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Effective Open Source

by Jake Wharton


Square would not exist without open source.


Being a contributor is potentially a great pathway to becoming an employee.

Having quality open source projects shows potential future employees that we care about more than just ourselves.

A better world

By open sourcing our useful projects we can enable others to write better software that we will eventually use.

Determine a useful grouping of code that has applications beyond its current implementation.

The code should be focused and perform one task perfectly. The best libraries are the ones that are small, modular, reusable, and have very small public APIs.

Abstract and isolate the code into a package/module/library internally and update all existing consumers to interact only with its public API.

Consider this soft-open sourcing. The project should be treated as an external third-party dependency.

Scrutinize and peer-review all code for quality and style. Standardize all conventions and hide as much implementation detail as possible.

If possible, enforce these things at a compile time level. Java has checkstyle, Ruby has cane, JS has linters, etc.

Add at least one working example. More are better. Documentation is oft ignored but example code is copy/pasted more than you would ever hope.

Examples, like the library, should be focused on demonstrating one aspect of the library in a relatively real-world situation.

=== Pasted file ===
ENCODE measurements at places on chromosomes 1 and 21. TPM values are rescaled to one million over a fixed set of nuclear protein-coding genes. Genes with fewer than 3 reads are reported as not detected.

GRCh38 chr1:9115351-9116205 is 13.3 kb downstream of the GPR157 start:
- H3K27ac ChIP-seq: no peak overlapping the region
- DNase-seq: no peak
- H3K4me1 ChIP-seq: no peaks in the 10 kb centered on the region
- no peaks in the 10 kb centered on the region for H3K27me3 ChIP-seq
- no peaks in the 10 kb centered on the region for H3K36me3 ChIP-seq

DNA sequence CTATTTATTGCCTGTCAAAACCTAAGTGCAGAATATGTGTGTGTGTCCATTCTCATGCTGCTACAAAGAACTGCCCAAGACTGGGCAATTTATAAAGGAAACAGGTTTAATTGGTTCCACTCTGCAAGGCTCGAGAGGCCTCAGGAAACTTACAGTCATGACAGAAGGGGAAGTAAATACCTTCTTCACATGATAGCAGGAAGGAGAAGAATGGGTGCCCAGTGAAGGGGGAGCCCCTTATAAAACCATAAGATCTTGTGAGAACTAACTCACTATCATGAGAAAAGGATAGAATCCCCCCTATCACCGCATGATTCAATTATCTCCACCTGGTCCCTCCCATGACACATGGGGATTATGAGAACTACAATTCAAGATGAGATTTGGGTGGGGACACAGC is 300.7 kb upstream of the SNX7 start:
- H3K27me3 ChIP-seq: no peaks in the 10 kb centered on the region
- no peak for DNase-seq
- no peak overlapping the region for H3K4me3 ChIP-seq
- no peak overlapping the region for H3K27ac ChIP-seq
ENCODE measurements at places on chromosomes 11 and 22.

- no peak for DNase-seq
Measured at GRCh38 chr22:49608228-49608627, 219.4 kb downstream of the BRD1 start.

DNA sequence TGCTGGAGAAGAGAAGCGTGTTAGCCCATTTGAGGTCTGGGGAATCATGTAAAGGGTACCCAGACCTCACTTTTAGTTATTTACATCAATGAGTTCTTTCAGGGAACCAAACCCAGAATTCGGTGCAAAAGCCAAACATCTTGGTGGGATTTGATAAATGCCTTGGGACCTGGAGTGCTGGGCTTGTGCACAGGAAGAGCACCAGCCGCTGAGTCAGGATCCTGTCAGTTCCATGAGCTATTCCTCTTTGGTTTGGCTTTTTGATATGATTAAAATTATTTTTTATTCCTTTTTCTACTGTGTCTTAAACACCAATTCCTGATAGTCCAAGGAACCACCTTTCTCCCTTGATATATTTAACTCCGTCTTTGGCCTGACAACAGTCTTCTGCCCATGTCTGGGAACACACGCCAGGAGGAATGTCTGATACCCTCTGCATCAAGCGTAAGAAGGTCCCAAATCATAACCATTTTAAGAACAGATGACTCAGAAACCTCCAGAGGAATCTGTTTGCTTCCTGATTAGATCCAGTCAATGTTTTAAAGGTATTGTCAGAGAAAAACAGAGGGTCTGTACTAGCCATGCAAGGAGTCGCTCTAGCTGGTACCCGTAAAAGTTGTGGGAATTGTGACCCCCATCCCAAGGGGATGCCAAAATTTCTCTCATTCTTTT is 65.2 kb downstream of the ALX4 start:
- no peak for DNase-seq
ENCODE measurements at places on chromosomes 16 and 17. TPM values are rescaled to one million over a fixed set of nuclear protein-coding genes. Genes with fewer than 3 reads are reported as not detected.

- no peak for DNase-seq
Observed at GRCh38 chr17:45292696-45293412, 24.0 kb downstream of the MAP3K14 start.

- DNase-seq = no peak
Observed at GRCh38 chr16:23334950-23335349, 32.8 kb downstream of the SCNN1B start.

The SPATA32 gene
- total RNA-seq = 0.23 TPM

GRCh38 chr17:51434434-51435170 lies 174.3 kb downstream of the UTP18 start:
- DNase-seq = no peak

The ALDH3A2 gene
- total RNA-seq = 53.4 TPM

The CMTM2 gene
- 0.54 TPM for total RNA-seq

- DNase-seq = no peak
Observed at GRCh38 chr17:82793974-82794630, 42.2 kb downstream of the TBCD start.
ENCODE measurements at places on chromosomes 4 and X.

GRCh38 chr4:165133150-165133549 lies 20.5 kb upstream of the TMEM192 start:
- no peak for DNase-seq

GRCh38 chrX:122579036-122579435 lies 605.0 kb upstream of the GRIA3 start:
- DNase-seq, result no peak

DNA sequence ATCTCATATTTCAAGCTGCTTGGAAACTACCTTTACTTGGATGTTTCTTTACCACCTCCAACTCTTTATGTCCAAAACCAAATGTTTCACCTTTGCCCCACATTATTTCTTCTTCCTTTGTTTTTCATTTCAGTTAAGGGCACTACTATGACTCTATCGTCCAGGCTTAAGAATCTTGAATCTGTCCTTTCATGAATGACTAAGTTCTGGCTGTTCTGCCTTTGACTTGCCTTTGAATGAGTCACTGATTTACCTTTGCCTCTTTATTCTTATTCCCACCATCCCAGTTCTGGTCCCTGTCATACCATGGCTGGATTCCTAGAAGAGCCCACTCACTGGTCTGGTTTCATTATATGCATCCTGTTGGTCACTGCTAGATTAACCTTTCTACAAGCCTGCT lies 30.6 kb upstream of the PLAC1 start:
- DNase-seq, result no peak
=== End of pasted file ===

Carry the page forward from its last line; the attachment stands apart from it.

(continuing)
All public APIs should be meticulously documented. No exceptions.

Implementation code should be documented to a degree to provide clarity for future contributors.

Omit documentation for obvious things.

Always have a file which includes the project description, how to obtain the project, where documentation and examples can be found, and license information.

When visiting GitHub, this is the first thing your users see (besides your root folder structure discussed previously) is this file. Make sure you format it using GitHub-flavored Markdown.

Ensure your source tree is clean, organized, and free of unnecessary files. IDE-specific configurations, generated sources, output directories, and binaries should all be omitted.

Deploy your website to the gh-pages branch of GitHub with a "Fork" ribbon linking to the code. This will provide free hosting for your site with a url like

Add a file which details how to properly submit code for inclusion. Square requires all contributors sign a simple licensing agreement before we will accept their code.

Configure Travis CI to automatically build your branches and incoming pull requests. With a CI ensuring compilation, code style, and all tests pass the code is already one step closer to being integrated.

Write a blog post on the Corner announcing the project, the motivations behind it, how it solves a problem, and where to obtain examples, code, and documentation.

Move fast and break things—just not our things!

As more people begin contributing and using your project its scope may expand or deviate from your original vision. If the project is being used internally you must strike a balance between always staying on the latest version and ensuring that our consumers remain functional.

When in doubt, create an internal, stable fork to allow revision on the project. You should NOT stand in the way of the project's evolution.

Ensure documentation, examples, and code always remain in sync.

External contributions will likely only update one or two of these, not all. New users will always be looking at all three for guidance so it is essential they remain valid.

Do not be afraid to abandon a project.

We write to raise the bar and often oust existing open source projects. If someone writes a project that is measurably superior than yours you should make it known. Place deprecation notices in the readme, website, and GitHub description with links to the better implementation.